Thursday, July 2, 2015

The Teesdale Rhino

Thursday's Guardian Country Diary is about this little beetle. 

We have log piles all around the garden, where the remains of trees that have grown here in the past and are slowly rotting away play host to all sorts of insects. In amongst the logs there's holly, hornbean, whitebeam, cherry, walnut, plum, ash and several different conifers. If they had all been left to grow to full size our small garden would have become a dense forest.

My wife found this beetle in one of the log piles and since I couldn't identify it I posted a couple of photographs on the wonderful iSpot web site.

Within a few days it had been identified by Darren Mann, coleopterist at Oxford University Museum of Natural History, as a female rhinoceros beetle, Sinodendron cyclindricum. Unlike the male of the species, she doesn't have a rhinoceros-like horn on her nose but a few days later we found a mate for her in a grove of beech trees in Teesdale. 

At the time we had no idea what we had found because the beetle had been crawling under loose bark and its head was covered in spiders' webs. It looked like another female but when we took it home to clean it up, gently removing its entanglements, it .....

... revealed this magnificent rhino horn, tipped with a brush of ginger hairs.

From this angle that flat, plate-like front to the thorax reminds me of the dinosaur Triceratops.

This beetle is about the length of my thumbnail.

So what does it use that horn for? It can't be feeding, otherwise surely the female would have one too. Apparently they feed on tree sap.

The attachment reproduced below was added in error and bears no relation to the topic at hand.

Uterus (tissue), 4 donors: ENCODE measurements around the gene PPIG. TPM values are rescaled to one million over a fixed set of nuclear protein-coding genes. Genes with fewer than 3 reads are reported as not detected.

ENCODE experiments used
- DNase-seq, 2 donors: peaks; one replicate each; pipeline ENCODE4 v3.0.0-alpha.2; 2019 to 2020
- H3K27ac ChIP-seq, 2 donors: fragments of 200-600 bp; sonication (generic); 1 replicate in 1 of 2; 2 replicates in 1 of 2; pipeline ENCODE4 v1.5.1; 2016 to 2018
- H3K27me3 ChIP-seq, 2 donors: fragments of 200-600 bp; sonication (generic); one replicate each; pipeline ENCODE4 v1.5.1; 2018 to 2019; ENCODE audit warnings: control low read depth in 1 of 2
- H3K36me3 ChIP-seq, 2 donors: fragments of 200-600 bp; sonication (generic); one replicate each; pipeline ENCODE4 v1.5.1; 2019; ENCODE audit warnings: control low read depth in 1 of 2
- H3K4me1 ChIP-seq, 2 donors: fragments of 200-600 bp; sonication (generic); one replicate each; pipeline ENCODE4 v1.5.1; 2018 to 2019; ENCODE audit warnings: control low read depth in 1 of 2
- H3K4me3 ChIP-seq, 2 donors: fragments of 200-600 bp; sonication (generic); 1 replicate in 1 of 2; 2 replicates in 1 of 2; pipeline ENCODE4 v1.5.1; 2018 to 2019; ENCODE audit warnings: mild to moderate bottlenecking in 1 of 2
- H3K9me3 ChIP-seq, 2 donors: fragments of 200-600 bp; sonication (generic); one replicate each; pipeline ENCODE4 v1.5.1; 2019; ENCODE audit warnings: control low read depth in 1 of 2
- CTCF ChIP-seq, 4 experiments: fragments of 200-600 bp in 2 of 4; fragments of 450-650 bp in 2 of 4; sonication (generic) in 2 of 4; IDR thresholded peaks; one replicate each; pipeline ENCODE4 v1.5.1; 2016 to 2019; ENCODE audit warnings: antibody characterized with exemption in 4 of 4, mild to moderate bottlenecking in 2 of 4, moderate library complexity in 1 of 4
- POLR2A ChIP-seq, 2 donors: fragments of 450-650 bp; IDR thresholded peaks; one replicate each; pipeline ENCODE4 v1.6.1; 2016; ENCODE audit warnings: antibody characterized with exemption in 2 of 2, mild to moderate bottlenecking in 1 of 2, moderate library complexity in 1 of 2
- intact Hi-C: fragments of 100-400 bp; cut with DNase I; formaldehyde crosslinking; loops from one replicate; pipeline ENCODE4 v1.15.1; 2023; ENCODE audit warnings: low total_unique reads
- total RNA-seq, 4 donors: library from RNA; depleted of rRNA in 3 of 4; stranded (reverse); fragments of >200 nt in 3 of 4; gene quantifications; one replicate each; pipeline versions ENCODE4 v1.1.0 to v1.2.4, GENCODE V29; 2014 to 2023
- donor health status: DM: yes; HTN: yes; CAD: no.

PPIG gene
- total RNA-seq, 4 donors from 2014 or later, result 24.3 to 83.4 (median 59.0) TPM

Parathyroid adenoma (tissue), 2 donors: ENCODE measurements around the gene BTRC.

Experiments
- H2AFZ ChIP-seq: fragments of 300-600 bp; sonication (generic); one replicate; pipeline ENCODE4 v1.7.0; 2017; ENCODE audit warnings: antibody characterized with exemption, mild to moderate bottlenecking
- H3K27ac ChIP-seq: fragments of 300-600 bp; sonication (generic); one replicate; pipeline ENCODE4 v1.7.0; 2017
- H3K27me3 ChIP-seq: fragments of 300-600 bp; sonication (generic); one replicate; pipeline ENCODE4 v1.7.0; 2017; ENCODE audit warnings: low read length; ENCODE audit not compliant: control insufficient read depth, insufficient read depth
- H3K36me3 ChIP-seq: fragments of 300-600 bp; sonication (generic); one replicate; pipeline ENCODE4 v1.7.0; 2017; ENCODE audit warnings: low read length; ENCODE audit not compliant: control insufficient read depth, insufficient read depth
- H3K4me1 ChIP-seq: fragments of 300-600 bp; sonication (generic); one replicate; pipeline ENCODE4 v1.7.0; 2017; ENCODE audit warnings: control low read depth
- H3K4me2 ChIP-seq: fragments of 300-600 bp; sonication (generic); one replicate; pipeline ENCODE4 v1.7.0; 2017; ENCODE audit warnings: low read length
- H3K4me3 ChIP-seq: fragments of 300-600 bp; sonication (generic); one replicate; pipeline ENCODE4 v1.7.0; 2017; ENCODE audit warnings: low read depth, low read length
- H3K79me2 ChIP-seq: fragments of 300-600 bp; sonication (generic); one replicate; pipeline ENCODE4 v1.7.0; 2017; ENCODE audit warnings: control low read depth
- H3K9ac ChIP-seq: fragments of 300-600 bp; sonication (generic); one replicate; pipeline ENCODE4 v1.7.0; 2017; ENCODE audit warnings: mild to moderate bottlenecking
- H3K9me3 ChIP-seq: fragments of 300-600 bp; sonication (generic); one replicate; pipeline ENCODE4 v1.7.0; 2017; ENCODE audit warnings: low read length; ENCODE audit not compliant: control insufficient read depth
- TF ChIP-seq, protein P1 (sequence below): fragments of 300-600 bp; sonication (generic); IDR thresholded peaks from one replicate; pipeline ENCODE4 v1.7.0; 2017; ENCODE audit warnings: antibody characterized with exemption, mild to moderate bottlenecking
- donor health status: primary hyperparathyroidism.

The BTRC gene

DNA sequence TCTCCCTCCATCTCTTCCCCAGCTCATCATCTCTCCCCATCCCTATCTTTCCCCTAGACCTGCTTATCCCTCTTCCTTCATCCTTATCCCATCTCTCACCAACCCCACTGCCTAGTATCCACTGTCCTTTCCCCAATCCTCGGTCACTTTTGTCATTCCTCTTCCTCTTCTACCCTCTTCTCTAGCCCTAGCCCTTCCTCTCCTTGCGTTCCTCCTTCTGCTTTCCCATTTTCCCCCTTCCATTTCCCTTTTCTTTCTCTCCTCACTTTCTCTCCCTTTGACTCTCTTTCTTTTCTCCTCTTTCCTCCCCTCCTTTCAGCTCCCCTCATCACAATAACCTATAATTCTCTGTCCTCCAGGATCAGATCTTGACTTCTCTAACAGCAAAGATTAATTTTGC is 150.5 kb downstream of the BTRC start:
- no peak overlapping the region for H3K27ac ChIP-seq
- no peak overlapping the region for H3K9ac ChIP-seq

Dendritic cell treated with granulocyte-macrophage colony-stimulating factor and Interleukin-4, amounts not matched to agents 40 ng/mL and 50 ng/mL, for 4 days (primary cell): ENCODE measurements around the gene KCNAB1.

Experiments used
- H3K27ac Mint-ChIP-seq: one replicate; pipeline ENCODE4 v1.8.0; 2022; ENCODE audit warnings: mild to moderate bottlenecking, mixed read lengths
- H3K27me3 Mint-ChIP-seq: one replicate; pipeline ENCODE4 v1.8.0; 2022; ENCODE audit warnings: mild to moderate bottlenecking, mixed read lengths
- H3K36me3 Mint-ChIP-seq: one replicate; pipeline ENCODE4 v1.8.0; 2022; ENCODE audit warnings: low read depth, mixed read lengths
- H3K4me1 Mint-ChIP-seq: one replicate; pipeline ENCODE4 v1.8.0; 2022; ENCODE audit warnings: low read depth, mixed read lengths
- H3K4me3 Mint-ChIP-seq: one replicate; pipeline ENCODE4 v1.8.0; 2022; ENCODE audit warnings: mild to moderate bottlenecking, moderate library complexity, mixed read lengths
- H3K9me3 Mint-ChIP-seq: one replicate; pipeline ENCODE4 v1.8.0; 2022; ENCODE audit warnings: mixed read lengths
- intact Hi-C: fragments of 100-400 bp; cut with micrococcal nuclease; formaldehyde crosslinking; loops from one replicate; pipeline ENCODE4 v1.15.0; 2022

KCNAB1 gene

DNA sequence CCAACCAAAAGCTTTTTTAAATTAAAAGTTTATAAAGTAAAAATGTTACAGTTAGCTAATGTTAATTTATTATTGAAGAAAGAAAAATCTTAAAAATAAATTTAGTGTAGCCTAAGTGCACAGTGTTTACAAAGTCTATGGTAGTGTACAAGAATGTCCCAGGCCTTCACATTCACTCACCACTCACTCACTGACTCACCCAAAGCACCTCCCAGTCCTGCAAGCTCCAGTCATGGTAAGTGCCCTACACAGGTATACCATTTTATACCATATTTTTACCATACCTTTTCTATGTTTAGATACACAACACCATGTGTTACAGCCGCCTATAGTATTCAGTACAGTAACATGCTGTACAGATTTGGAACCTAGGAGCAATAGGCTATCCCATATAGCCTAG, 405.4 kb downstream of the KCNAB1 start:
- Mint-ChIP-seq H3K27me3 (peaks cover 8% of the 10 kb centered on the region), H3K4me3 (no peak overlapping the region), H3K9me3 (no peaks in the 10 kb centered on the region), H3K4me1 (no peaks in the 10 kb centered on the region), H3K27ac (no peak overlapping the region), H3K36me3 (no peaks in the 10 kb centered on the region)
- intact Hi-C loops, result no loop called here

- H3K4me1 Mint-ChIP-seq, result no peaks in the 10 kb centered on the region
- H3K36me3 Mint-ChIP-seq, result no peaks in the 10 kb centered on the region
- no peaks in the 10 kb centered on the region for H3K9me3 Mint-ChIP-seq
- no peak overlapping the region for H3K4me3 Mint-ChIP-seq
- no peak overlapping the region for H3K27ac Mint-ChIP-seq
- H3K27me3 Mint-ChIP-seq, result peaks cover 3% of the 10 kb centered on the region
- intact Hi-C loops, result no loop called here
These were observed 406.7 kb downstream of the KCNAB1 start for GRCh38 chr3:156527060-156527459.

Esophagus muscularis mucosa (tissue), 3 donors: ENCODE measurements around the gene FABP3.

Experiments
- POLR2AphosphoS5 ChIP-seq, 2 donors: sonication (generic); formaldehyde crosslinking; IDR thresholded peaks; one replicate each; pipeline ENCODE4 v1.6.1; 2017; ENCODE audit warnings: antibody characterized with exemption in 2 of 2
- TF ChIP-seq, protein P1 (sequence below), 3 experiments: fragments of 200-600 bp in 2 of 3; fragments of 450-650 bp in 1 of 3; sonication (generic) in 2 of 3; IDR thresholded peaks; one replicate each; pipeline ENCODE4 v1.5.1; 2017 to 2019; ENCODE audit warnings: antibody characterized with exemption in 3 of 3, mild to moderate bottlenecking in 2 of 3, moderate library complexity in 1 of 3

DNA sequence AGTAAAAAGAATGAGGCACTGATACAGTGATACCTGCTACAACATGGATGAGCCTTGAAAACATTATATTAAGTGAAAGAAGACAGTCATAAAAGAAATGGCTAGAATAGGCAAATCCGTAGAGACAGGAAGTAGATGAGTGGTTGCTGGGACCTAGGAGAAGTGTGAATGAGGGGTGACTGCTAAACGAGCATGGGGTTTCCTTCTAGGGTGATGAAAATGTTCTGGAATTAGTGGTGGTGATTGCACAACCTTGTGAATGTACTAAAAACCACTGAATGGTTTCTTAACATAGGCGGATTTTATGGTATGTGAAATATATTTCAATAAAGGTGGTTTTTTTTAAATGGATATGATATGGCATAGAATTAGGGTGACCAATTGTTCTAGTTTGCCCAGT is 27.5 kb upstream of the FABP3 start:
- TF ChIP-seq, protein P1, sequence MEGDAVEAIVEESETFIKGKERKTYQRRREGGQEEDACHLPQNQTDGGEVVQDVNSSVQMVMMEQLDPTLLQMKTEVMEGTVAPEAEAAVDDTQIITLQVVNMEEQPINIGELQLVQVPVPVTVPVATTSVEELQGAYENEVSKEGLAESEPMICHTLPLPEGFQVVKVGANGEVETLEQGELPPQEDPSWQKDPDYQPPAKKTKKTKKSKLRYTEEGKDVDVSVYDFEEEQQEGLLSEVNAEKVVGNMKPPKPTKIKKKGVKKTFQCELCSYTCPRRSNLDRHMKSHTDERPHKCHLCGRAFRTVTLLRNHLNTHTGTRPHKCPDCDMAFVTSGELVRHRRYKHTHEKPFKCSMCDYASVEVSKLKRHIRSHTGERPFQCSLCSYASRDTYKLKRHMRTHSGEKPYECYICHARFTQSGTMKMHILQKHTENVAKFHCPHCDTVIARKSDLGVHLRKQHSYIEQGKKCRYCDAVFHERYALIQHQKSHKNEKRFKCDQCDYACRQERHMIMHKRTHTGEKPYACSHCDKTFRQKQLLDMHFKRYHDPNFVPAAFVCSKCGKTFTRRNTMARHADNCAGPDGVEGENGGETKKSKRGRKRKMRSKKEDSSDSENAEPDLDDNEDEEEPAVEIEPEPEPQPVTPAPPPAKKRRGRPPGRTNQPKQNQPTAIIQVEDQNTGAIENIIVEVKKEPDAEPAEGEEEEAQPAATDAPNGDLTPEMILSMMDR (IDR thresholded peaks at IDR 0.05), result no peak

It must be sexual ornament. It would be good to put two males together and see if they use it as some sort of weapon in a contest for females.So that's my next move - to try to find more and see how they interact.

Meanwhile this male has joined the female in the wood pile, where I hope they are breeding.

Tuesday, June 30, 2015

In the mire

The ruins of the old lead mine workings at the top of Slitt wood, along Middlehope burn at Westgate in Weardale have a lovely flora at this time of year.

Most of the green area that you can see in the photograph above is a mire, full of moisture-loving plants and .....

..... this area, where water constantly trickles out of the mine levels and across the old lead ore washing floor is home to some interesting species. Here are a few that were at their best this morning:

Marsh lousewort Pedicularis palustris, a partial parasite on the roots of grasses.

Ragged robin Lychnis flos-cuculi

Common butterwort Pinguicula vulgaris - for more on this carnivorous plant click here 

Northern marsh orchid Dactylorhiza purpurella

Marsh horsetail Equisetum palustre spore-bearing cone

Sunday, June 28, 2015

Jaws: leafcutter bee

I must that Ryan Clark @RyanClarkNature for helping me with the ID of this male leafcutter bee (Megachile sp. - probably M.willughbiella?). 

We get a lot of female leafcutter bees in the garden but this is the first time I can recall seeing a male here.

I found it immediately after a torrential downpour, looking a little bedraggled and clinging with its jaws to a leaf.

I hadn't realised that they have such beautiful eyes.